Buhari’s Govt Still At Embryonic Stage, Says Ugbodaga
President Buhari’s campaign was premised on three main issues – corruption, economy and security. The expectations from Nigerians are quite high and most people feel that Boko Haram still kill and maim scores of Nigerians, power supply has not improved, our infrastructures remain decrepit, the poorest 25 million Nigerians are yet to start drawing their monthly five thousand Naira, our school children are yet to even perceive the aroma of food let alone being feed daily at school, the health sector has not witnessed any change, same for the educational, transport and other sectors.
My honest opinion is that President Buhari’s government is still at embryonic stage and is not fully established which makes it difficult to objectively assess his performance so far. However, the first 100 days in office by a president is usually used to measure the successes and accomplishments that will signpost what is to be expected during his first term in office.
The period is considered a benchmark to measure the early success of a president. It is a period a president uses to quickly begin to foster support for his socio-economic package, his policy thrust, and his overall plans for a successful tenure.
Most presidents really do not wish to be judged by their first 100 days in office for this period may be too short for any tangible impact on governance. So far there has been some attempt by the President and his men at enunciating a coherent agenda that appears systematic, organised and comprehensive. People however want to see action and not tantalising political words since elections are long over.
Buhari’s government has been described as “Baba Go Slow” by some Nigerians, do you agree with them?
I feel some sense of anger when our president who is the custodian of the mandate, yearning and aspirations of our country is referred to as “Baba Go Slow”. It is the same way I felt when former President Goodluck Jonathan was referred to as a clueless and kindergarten president.
It is wrong to denigrate the high office of the president of our country. I know that the expectations are very high. The President has accepted he has been slow in doing certain things especially the appointment of key officers of his administration but insists that he is going slow and steady to put some sense into governance and deal with corruption. His approach appears different, but every day that we go without a federal cabinet increases the anxiety of Nigerians who expect him to hit the ground running as soon as he was sworn into office especially the fact the he had about two months before inauguration to put a team together. It is quite difficult to explain why the government has not taken proper shape.
He has started systematic probe of past governments, staring with his predecessor, what is your view on the probe?
During the campaigns, the APC had revealed that Buhari will not probe Jonathan because he will be bogged down by endless probes. I considered the statement ludicrous at the time. It is gratifying that the president has decided to institute a systematic probe of the Jonathan’s administration. If we do not know where we are coming from, we will have no way of determining a suitable destination.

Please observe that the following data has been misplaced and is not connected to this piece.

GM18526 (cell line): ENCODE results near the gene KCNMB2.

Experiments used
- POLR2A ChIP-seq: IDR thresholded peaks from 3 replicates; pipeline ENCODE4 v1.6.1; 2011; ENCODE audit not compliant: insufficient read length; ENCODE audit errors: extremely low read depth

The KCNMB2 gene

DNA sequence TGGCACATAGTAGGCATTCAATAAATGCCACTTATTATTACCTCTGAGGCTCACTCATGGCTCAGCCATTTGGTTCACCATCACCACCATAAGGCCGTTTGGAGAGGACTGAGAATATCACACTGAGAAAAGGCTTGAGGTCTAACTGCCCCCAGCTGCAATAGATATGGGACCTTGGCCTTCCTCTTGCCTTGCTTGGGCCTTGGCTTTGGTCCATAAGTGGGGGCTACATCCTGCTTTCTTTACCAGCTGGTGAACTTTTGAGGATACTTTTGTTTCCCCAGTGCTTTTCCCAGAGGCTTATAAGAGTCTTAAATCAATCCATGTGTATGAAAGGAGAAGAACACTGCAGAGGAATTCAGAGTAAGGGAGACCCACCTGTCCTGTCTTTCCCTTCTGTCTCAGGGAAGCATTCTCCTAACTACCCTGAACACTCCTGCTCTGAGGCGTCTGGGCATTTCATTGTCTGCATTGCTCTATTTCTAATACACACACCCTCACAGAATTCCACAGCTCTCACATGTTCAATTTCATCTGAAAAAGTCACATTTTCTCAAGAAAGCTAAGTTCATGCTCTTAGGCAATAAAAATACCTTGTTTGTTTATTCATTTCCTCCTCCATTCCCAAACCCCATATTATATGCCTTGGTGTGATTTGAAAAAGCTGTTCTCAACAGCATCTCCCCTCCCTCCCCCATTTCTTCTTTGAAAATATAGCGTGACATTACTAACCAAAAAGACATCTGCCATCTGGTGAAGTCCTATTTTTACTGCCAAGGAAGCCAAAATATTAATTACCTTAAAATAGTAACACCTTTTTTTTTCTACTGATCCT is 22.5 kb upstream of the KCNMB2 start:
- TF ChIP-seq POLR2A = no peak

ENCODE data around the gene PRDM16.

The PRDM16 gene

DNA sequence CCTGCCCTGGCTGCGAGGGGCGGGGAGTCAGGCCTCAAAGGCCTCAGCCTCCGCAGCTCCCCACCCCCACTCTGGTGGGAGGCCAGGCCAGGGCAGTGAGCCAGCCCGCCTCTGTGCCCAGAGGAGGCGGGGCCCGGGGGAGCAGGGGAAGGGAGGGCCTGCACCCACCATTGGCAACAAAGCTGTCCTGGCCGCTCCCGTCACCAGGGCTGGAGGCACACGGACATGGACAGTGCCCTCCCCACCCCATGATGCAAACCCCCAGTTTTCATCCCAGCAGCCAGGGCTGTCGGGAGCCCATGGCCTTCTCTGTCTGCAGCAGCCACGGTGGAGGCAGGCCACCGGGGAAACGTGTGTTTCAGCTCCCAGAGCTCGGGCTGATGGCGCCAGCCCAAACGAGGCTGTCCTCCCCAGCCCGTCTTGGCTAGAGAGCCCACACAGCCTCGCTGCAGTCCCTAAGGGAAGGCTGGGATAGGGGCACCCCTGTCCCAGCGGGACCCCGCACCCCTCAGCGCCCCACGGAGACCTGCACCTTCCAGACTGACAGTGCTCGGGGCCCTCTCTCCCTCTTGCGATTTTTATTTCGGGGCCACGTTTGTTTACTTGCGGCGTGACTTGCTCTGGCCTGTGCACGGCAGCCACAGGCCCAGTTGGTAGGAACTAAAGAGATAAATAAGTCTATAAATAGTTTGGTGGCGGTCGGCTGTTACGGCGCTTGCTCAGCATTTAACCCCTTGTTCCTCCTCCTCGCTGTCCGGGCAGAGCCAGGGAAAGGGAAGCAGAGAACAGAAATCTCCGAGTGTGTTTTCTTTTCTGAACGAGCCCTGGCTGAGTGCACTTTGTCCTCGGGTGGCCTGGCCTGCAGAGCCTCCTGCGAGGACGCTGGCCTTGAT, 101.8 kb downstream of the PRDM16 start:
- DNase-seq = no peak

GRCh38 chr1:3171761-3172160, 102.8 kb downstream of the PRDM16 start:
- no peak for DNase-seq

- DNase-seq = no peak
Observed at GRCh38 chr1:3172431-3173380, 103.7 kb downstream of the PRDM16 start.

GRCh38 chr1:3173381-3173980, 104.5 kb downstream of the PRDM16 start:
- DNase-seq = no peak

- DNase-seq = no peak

It is an incontrovertible fact that corruption has been the bane of Nigeria’s development. The cankerworm and mitotic phenomenon has ravaged the country and destroyed most of what is held as cherished national values. Any effort therefore to clean it up and establish a national ethos of transparency, accountability and selfless service in government must be supported by all Nigerians. It is a paradox that Nigeria, a very rich country and the world’s eighth largest exporter of crude oil with a political leadership that is also stupendously rich still has more than 70 percent of its population living below the poverty line as a result of corruption and economic mismanagement.
This rape must end and there must be a fresh beginning. I however think that the probe should not be limited to the Jonathan administration. While instituting a probe from 1912 when the Northern and Southern protectorates were amalgamated or from 1960 when we achieved sel rule may not be practicable, I think instituting a probe from 1999 may appear a middle way and more acceptable period that a genuine probe should cover.
How will you assess Buhari anti-corruption drive?
It very laughable to see the anti-corruption bodies like the EFCC, ICPC and other agencies saddled with investigating and prosecuting corruption cases falling over themselves in a vicious attempt to impress president Buhari. These agencies have demonstrated pathological inertia these past years in the fight against corruption.
Although Buhari’s government has not commenced any prosecution of corruption cases, there is already a general attempt by the people to begin to do things the right way as far as financial matters are concerned. One of the greatest threats to the economic and political development of Nigeria is corruption and it’s solution rests in our hands and cannot be put off to another day. I salute the doggedness of the president so far. His body language, his disposition, and his actions so far show a president who is prepared to wage a relentless war against corruption. He must do this without let or hindrance.